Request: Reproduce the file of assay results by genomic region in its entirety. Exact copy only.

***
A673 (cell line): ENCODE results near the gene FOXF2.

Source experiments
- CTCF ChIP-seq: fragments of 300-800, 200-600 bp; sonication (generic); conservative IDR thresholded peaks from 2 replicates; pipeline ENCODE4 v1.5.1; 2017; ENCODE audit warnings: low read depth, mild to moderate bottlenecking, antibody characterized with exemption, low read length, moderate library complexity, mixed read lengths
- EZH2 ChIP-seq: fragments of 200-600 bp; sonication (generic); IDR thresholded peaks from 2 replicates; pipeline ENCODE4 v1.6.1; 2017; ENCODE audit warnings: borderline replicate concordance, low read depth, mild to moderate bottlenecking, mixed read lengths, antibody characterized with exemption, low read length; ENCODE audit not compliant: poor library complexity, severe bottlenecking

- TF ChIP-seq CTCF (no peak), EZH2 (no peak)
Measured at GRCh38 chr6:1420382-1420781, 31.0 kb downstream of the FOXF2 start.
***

A673 (cell line): ENCODE results near the gene FOXF2.

Source experiments
- CTCF ChIP-seq: fragments of 300-800, 200-600 bp; sonication (generic); conservative IDR thresholded peaks from 2 replicates; pipeline ENCODE4 v1.5.1; 2017; ENCODE audit warnings: low read depth, mild to moderate bottlenecking, antibody characterized with exemption, low read length, moderate library complexity, mixed read lengths
- EZH2 ChIP-seq: fragments of 200-600 bp; sonication (generic); IDR thresholded peaks from 2 replicates; pipeline ENCODE4 v1.6.1; 2017; ENCODE audit warnings: borderline replicate concordance, low read depth, mild to moderate bottlenecking, mixed read lengths, antibody characterized with exemption, low read length; ENCODE audit not compliant: poor library complexity, severe bottlenecking

- TF ChIP-seq CTCF (no peak), EZH2 (no peak)
Measured at GRCh38 chr6:1420382-1420781, 31.0 kb downstream of the FOXF2 start.